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Mercury in the air at dental clinics


Below you will find Dr. Robbins responded to a post on the PAGD website regarding mercury in the air at dental clinics.

You can find the original post below:

  • Toxicologists have confirmed the pathophysiology of mercury toxicity: the residence time of mercury in the blood is very low.  Rather, mercury is distributed throughout the body – liquid and solid tissues – and deposits to fatty tissues and organs.  Depending on an individual’s ability to detoxify xenobiotics, even limited exposure mercury would lead to storage (and redistribution) of mercury to body tissues.
  • Based on normal work exposure for dental office staff, it is highly likely that most dentists have a body burden of mercury from years of latent exposure.

Scientific and clinical research, published in journals other than those specifically aligned with the ADA and the American dental community, follow accepted, rigorous scientific method and identify the potential consequences of mercury exposure on patients of all ages. Several studies, conducted outside of the USA, have shown the true devastation mercury exposure can cause.  A few key articles are identified for you edification.

  • Br Dent J. 2001 Oct 27;191(8):449-52.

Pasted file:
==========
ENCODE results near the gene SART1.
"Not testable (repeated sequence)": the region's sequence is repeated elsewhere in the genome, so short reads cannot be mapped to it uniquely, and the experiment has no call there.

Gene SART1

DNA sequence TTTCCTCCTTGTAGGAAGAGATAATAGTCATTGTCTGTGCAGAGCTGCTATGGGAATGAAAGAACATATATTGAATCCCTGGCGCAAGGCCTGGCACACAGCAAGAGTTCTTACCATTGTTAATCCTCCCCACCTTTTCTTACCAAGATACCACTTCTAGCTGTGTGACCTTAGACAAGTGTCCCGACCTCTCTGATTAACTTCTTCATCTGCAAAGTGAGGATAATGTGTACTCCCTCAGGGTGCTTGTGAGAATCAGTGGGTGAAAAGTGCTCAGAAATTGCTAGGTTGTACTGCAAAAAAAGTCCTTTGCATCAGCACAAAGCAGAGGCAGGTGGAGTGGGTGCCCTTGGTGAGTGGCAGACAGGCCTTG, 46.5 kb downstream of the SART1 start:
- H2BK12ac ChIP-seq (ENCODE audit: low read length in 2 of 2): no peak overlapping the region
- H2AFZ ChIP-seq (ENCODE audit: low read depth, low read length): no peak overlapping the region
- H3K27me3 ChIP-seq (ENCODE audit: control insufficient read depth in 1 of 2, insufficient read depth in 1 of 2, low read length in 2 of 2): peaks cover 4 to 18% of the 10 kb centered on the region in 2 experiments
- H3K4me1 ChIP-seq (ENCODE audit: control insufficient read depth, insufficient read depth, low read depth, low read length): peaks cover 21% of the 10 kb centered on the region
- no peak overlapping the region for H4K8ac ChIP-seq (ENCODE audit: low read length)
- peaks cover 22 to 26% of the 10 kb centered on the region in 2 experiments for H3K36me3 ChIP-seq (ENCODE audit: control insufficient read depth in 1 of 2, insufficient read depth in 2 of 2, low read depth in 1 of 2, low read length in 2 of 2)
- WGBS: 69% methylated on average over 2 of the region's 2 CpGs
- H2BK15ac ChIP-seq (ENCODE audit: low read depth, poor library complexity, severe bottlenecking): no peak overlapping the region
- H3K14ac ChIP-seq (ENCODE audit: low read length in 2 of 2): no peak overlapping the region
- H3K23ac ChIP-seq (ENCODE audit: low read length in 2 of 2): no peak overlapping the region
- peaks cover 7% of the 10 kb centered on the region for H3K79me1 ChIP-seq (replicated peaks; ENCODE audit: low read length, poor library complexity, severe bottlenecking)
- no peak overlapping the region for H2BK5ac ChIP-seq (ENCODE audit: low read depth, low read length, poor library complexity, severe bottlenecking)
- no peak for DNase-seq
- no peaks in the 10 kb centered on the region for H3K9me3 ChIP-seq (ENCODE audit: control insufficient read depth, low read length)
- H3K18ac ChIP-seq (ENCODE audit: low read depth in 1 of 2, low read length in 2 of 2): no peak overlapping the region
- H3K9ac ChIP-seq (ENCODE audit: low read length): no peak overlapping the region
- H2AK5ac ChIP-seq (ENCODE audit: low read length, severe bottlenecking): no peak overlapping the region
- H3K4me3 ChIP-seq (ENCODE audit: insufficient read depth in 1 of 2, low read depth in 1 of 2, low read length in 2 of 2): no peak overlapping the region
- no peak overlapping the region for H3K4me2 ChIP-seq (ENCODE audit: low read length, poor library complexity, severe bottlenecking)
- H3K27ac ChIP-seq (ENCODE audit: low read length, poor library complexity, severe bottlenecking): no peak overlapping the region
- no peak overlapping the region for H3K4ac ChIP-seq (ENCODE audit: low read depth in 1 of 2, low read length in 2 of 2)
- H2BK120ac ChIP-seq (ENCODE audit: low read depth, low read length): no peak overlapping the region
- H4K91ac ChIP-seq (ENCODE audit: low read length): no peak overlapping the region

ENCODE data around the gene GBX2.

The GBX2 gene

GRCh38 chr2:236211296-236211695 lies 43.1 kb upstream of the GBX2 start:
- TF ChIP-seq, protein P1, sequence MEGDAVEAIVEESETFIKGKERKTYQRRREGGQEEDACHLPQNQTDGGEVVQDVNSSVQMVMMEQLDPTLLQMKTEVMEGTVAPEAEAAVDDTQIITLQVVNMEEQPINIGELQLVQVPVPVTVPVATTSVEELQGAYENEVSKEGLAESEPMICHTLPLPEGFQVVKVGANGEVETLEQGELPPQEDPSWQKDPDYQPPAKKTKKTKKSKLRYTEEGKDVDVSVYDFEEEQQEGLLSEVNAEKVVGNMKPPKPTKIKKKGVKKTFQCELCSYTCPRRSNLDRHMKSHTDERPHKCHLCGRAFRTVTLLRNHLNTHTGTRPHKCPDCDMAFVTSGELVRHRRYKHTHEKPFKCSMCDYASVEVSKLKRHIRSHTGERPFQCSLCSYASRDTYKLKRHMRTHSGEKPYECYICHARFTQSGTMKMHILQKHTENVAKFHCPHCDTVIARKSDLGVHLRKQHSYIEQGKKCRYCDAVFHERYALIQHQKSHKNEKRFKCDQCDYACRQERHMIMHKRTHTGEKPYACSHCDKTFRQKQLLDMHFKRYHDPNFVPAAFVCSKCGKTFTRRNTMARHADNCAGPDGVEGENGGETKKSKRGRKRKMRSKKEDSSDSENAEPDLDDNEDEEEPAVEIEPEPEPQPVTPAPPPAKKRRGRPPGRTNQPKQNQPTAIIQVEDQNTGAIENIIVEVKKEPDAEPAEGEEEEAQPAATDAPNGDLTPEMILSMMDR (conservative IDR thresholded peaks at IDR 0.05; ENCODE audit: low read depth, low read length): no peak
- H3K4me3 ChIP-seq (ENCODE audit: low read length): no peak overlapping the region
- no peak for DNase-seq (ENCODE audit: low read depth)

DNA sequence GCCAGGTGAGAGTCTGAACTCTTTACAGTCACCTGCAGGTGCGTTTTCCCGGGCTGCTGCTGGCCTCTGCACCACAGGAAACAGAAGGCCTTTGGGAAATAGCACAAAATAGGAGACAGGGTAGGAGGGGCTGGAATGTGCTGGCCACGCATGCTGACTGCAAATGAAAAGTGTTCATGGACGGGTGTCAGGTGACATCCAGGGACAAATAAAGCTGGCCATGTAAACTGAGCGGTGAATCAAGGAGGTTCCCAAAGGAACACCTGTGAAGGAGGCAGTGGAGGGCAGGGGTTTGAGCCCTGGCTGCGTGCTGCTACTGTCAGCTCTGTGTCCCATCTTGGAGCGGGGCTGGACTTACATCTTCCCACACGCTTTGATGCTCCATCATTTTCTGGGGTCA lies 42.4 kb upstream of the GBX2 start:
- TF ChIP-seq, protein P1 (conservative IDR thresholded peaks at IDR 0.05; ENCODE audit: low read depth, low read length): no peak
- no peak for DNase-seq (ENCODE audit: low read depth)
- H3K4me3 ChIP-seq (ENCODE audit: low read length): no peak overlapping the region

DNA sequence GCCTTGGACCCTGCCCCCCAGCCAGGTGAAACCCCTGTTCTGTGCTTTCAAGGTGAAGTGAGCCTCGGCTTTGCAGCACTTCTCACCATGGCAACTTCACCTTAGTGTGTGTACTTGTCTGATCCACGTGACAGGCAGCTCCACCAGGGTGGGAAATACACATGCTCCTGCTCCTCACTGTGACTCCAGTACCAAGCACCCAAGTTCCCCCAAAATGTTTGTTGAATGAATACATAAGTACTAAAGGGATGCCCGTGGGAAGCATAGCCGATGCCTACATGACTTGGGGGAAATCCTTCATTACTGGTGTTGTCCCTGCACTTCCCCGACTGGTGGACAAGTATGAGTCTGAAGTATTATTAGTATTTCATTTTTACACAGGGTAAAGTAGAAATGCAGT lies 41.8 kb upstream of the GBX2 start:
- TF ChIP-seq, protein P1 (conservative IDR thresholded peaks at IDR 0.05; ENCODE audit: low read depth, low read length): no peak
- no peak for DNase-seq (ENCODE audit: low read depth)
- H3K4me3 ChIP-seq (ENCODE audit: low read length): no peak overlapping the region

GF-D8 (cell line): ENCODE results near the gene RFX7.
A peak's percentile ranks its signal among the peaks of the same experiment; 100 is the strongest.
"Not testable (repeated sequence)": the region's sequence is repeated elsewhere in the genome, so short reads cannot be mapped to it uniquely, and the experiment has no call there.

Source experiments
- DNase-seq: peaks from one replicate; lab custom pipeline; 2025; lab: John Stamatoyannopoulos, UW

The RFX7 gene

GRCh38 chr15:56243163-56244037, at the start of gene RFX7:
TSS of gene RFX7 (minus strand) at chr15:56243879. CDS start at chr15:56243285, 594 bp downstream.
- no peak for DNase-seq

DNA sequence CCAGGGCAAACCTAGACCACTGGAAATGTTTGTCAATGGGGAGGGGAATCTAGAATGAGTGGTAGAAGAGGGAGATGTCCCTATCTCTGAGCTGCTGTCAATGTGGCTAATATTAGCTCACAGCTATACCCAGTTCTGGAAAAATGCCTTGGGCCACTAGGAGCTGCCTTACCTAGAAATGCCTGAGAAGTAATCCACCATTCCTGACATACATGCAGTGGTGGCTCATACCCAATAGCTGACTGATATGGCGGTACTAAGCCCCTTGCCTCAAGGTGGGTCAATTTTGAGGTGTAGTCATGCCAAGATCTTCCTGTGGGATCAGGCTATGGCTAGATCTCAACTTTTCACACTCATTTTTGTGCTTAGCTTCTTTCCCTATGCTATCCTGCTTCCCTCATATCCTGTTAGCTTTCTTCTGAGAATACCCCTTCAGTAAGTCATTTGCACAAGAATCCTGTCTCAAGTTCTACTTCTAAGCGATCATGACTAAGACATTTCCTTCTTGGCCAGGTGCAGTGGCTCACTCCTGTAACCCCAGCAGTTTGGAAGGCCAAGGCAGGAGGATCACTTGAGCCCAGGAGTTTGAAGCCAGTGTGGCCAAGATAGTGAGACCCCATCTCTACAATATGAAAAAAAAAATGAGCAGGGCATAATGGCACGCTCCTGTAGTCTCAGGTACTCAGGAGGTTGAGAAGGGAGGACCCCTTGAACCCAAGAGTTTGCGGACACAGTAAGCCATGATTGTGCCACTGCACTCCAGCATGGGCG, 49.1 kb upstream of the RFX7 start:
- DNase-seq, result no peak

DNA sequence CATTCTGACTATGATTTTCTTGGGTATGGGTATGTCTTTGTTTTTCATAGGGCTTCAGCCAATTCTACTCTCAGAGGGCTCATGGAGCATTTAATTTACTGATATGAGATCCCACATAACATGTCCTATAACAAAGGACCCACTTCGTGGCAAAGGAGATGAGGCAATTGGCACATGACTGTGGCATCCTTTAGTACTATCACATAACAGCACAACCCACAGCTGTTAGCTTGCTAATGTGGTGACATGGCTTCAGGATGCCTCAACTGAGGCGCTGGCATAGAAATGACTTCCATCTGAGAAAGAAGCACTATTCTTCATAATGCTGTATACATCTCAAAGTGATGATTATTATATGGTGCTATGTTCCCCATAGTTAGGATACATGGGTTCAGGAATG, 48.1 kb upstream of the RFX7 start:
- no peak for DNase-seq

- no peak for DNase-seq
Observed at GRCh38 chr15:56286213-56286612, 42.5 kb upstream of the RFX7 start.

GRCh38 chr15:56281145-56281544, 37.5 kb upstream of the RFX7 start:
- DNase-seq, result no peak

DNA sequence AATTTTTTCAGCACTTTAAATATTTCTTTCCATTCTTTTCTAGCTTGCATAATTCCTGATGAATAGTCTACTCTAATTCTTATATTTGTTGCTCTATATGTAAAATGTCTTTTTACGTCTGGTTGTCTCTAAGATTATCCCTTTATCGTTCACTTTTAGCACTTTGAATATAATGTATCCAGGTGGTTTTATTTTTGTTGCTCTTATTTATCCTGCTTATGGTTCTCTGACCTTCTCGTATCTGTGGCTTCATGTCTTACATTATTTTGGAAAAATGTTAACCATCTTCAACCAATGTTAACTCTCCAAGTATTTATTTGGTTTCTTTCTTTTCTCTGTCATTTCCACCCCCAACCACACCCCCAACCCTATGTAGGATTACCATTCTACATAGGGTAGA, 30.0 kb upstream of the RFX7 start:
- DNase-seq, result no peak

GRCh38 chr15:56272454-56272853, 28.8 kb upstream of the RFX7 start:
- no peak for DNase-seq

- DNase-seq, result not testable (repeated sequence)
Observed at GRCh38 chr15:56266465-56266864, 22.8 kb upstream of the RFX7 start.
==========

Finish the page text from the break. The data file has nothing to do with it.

• Blood mercury levels of dental students and dentists at a dental school.
  • Tezel H1, Ertas OS, Erakin C, Kayali A.
  • Comp Biochem Physiol C Toxicol Pharmacol. 2003 Mar;134(3):375-83.
  • Effects of small concentrations of mercury on the contractile activity of the rat ventricular myocardium.
  • de Assis GP, Silva CE, Stefanon I, Vassallo DV.
  • Environ Res. 2008 May;107(1):69-78. Epub 2007 Sep 4.
  • Blood and urine mercury levels in adult amalgam patients of a randomized controlled trial: interaction of Hg species in erythrocytes.
  • Halbach S, Vogt S, Köhler W, Felgenhauer N, Welzl G, Kremers L, Zilker T, Melchart D.
  • Ann Epidemiol. 2006 Jun;16(6):439-47. Epub 2005 Nov 7.
  • Effects of prenatal exposure to mercury on cognitive and psychomotor function in one-year-old infants: epidemiologic cohort study in Poland.
  • Jedrychowski W, Jankowski J, Flak E, Skarupa A, Mroz E, Sochacka-Tatara E, Lisowska-Miszczyk I, Szpanowska-Wohn A, Rauh V, Skolicki Z, Kaim I, Perera F.

With regard to a single blood test demonstrating low levels of mercury, please note: many of my patients have had negative blood tests for mercury when that blood test order was written by their general practitioner (ie, a healthcare professional not specifically trained in toxicology or environmental medicine).

However, when a physician who is specifically trained in toxicology and environmental medicine orders a blood mercury level to be determined, these physicians follow a specific protocol, namely the patient completes a DMPS or DMSA challenge prior to the blood draw.

DMPS or DMSA mobilizes mercury from individual’s fat tissues and consequently analysis of a blood sample drawn after a challenge show mercury levels significantly higher, and, in many cases, at levels which are commonly recognized to be harmful to normal physiologic and cognitive function.


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